God doesn’t want us to be what James Earl Massey refers to as “pygmy Christians.” He wants us to be strong, committed, and unwavering in our faith. For that type of growth to occur in our lives, tests are sometimes necessary. “When he has tested me,” Job said, “I will come out as gold.”

But this clearly is not the type of testing that Jesus has in mind here in the Lord’s Prayer. The context certainly prohibits it. Rather, we find here a second type of testing, a testing that ultimately comes from the tempter or evil one himself. Tests of this variety are intended to trick, seduce and destroy, like the sirens wooing Odysseus to the rocks. Think of it this way. Sometime ago, I saw a mouse run across my kitchen floor. Shortly thereafter, I saw another one scamper behind a table in my garage where I was doing some painting. He—or she!—and his associates had eaten through some of the bags containing fruits and vegetables that we store in the garage, and they had also gotten into our birdseed. So I set some traps. I covered the release of each of these traps with sticky peanut butter, and I placed each one in a strategic place. My objective in setting these traps, of course, was not to encourage these rapidly rampaging rodents, nor did I seek to make them better mice. On the contrary, I knew their vulnerable points, so I smeared the peanut butter on the traps in order to rid myself of their bothersome presence.

So it is with the evil one, whom Matthew specifically calls the “tempter” earlier in 4:3. He, too, knows our vulnerable points, our weaknesses, our difficulties, and our struggles. He knows what portion of our constitution is often left unprotected and unattended to. So he sets traps, not for our betterment, but for our demise. For those who long for financial security and wealth, he might set the trap of an ill-conceived, “once-in-a-lifetime” opportunity to hit it rich. For those who literally ache inside for intimacy and companionship, he might set before us a soft, sweet voice inviting us into an illicit sexual relationship—the chance to “go all the way.” For still others, those with a consuming drive to succeed, he might draw our eyes to the uncovered examination paper on the desk beside us or encourage us to “fudge” on our resume so that we gain a competitive edge. You fill in your own vulnerable point. You envision the trap and the bait. Whatever they are, what they have in common is this. Enticements to sin, to commit evil, and to self-destruct often originate, not with God, but with the Devil himself. And the combination of his cunning advances and our sinful inclinations can be fatal if left unchecked.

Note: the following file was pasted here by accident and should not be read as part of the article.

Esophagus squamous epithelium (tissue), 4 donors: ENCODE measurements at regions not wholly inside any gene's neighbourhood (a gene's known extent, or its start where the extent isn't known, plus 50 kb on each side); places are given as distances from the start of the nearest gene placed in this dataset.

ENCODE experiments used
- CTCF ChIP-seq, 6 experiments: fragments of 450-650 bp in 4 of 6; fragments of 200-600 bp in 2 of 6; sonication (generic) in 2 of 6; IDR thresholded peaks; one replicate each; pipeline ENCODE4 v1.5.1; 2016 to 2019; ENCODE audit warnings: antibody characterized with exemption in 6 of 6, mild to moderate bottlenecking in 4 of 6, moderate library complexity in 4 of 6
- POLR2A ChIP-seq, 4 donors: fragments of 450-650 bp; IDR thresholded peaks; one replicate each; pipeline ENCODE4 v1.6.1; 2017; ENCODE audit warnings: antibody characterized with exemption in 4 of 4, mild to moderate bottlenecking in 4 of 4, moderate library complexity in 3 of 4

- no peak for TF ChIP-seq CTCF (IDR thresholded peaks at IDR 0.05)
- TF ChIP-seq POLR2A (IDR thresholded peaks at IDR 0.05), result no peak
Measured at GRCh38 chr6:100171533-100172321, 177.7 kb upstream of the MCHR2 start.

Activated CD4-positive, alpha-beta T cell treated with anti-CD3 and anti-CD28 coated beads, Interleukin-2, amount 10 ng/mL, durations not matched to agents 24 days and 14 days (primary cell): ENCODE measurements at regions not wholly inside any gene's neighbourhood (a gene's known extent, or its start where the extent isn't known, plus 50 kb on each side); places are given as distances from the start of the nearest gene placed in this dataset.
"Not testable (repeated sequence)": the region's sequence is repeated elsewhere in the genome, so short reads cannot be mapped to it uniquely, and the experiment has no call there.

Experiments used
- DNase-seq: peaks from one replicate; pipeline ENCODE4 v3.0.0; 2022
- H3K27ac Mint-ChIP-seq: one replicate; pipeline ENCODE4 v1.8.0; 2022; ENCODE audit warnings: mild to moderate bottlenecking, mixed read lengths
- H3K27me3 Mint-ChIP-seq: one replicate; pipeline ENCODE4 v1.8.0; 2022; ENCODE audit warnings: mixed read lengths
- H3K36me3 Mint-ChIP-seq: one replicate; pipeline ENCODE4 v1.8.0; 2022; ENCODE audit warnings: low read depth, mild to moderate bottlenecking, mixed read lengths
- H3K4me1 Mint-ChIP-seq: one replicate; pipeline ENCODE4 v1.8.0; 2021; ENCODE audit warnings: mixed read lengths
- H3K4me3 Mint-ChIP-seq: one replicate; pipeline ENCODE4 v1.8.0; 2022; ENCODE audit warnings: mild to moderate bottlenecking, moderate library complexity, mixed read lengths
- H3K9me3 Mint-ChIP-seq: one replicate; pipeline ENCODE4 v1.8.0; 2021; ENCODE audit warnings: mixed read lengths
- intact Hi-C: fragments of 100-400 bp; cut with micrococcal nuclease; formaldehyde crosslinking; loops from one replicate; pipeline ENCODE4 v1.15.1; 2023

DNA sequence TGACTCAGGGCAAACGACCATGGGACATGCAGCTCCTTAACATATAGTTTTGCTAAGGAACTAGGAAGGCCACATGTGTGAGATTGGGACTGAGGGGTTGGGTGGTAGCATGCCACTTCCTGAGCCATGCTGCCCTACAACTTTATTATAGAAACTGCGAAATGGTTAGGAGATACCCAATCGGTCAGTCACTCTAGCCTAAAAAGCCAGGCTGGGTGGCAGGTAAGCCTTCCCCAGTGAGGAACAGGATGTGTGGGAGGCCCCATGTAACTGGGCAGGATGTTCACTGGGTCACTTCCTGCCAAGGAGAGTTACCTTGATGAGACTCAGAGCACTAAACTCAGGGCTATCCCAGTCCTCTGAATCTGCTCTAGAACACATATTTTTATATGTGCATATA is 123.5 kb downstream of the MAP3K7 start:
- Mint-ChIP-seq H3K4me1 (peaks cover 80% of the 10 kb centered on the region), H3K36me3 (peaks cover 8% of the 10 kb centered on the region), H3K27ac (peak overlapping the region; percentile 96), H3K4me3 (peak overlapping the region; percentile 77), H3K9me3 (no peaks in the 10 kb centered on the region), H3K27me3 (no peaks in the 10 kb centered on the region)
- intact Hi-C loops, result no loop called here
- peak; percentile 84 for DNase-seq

And so Jesus invites us to pray, not occasionally, but continually: “Our Father, lead us not into such times of testing. Rather, deliver us from the Evil One. You, O Lord, know the left from the right. You know what lies behind us and before us. You know our past, present, and future. You know all of our vulnerable points. And you certainly know where all of the Devil’s traps are located—under the table, behind the door, and high up on the shelf. Father, lead us between and beyond all of the tempter’s traps.”

This petition, the last one in the Lord’s Prayer, implies at least these three things:
1. Our Father is with us. The same God who provides us with our daily bread and forgives our many debts, will not abandon us when the going gets tough.
2. Our Father guides us through the myriad of traps if we trust him. “Don’t go there,” he whispers. “Don’t look at that. Be careful when you do that.” Day after day, that still, small voice leads us all along the journey. There are traps that we see that he helps us around, and there are traps that we don’t see that he helps us to avoid.
Our Father delivers us. His love is great, and his hand is strong.
That ravenous lion who seeks to devour us is far more powerful than we are, but no match whatever for the Lord.

On my many trips to Israel, I found myself making decision after decision so that the students had a rich and safe experience. Sometimes the students may have sensed danger, and other times, they had no idea of what may have been going on nearby. Just as I steered the group through the Holy Land, so Jesus entreats us here to let God steer us through life. “Lead us not into times of testing,” we must pray, “but deliver us from the evil one.”